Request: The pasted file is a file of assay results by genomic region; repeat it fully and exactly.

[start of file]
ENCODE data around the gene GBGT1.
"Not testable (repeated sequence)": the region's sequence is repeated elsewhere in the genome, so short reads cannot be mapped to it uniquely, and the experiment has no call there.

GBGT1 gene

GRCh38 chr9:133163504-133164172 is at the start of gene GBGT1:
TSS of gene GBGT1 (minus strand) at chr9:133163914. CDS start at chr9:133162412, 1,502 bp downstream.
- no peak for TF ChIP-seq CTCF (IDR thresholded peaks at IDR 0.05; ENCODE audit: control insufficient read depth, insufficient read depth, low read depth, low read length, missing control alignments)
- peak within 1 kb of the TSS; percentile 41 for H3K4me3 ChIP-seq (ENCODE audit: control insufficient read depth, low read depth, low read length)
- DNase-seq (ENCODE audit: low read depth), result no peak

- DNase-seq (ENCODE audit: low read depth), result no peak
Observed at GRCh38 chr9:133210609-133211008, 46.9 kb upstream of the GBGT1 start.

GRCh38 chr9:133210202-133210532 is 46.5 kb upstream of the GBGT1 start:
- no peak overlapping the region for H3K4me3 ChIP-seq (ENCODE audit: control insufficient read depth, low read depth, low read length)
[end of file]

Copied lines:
ENCODE data around the gene GBGT1.
"Not testable (repeated sequence)": the region's sequence is repeated elsewhere in the genome, so short reads cannot be mapped to it uniquely, and the experiment has no call there.

GBGT1 gene

GRCh38 chr9:133163504-133164172 is at the start of gene GBGT1:
TSS of gene GBGT1 (minus strand) at chr9:133163914. CDS start at chr9:133162412, 1,502 bp downstream.
- no peak for TF ChIP-seq CTCF (IDR thresholded peaks at IDR 0.05; ENCODE audit: control insufficient read depth, insufficient read depth, low read depth, low read length, missing control alignments)
- peak within 1 kb of the TSS; percentile 41 for H3K4me3 ChIP-seq (ENCODE audit: control insufficient read depth, low read depth, low read length)
- DNase-seq (ENCODE audit: low read depth), result no peak

- DNase-seq (ENCODE audit: low read depth), result no peak
Observed at GRCh38 chr9:133210609-133211008, 46.9 kb upstream of the GBGT1 start.

GRCh38 chr9:133210202-133210532 is 46.5 kb upstream of the GBGT1 start:
- no peak overlapping the region for H3K4me3 ChIP-seq (ENCODE audit: control insufficient read depth, low read depth, low read length)